1. Stroud, Mike. The Monument to Women of the Southern Confederacy, Historical Marker Database. October 9th 2020. Accessed October 10th 2020. https://www.hmdb.org/m.asp?m=58820.
  2. Monument to Women of the Southern Confederacy, SCV Kirby Smith. January 1st 1977. Accessed October 10th 2020. https://scv-kirby-smith.org/monument-to-women-of-the-southern-confederacy/.
  3. Bortzfield, Bill. Confederate Park Has One Of Jacksonville’s Most Prominent Civil War Monuments, WJCT Public Media. June 15th 2020. Accessed October 10th 2020. https://news.wjct.org/post/confederate-park-has-one-jacksonville-s-most-prominent-civil-war-monuments.
  4. Gilmore, Tim. Springfield: Confederate Park: Monument “In Memory of Our Women of the Southland”, Jax Psycho Geo. March 24th 2018. Accessed October 10th 2020. https://jaxpsychogeo.com/north/springfield-confederate-park-monument-in-memory-of-our-women-of-the-southland/.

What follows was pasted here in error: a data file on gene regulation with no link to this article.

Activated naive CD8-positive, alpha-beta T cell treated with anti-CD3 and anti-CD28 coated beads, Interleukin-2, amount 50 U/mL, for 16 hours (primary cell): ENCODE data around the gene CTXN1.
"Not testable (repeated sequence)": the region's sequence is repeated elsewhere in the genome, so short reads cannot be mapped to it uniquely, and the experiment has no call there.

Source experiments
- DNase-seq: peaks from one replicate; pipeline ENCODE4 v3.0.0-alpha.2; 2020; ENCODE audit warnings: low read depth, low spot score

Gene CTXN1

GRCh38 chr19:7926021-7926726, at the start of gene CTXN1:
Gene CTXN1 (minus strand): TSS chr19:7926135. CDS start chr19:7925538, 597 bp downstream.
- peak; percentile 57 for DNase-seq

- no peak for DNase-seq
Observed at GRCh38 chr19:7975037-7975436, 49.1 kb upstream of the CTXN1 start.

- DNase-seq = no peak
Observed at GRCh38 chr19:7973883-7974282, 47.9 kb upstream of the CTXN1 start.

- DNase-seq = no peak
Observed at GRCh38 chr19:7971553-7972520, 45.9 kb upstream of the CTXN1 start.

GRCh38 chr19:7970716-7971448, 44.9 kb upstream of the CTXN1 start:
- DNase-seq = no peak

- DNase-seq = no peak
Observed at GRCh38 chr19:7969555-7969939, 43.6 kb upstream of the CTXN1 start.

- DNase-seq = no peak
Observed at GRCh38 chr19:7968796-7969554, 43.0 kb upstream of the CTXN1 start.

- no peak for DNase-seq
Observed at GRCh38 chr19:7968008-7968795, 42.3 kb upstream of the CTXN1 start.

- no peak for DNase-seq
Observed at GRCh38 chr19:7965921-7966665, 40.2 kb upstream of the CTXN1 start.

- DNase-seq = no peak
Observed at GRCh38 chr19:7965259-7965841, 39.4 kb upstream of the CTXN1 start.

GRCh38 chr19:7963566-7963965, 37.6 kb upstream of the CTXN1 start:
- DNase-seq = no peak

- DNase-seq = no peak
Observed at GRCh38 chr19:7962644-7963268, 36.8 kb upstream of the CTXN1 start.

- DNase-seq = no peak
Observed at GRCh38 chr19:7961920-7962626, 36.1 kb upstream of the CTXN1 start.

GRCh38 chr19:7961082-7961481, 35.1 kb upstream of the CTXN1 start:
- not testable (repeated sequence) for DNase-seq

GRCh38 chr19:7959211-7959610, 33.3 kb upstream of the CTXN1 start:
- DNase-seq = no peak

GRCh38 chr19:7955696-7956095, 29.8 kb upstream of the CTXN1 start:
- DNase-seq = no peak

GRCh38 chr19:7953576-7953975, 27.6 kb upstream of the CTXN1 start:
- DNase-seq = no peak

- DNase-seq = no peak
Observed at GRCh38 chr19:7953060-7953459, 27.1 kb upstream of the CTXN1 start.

5. Confederate women’s statue in Florida defaced in protests, AP News. June 6th 2020. Accessed October 10th 2020. https://apnews.com/article/9d719ec7e9760fb8f8dcb3e4effeacda.
  6. Civil War Memorials in Jax, Visit Jacksonville. Accessed October 10th 2020. https://www.visitjacksonville.com/things-to-do/culture/history/civil-war-memorials/.
  7. History of Jacksonville, FL: Confederate Park, FSCJ. Accessed October 10th 2020. https://guides.fscj.edu/c.php?g=452592&p=6147529.
Image Sources(Click to expand)

By Mike Stroud, August 19, 2012, https://www.hmdb.org/m.asp?m=58820

https://guides.fscj.edu/c.php?g=452592&p=6147529

By Mike Stroud, August 19, 2012, https://www.hmdb.org/m.asp?m=58820

By Mike Stroud, August 19, 2012, https://www.hmdb.org/m.asp?m=58820

By Mike Stroud, August 19, 2012, https://www.hmdb.org/m.asp?m=58820

By Mike Stroud, August 19, 2012, https://www.hmdb.org/m.asp?m=58820

https://www.jacksonville.com/news/metro/2017-09-06/confederate-monuments-hemming-park-springfield-defaced-red-spray-paint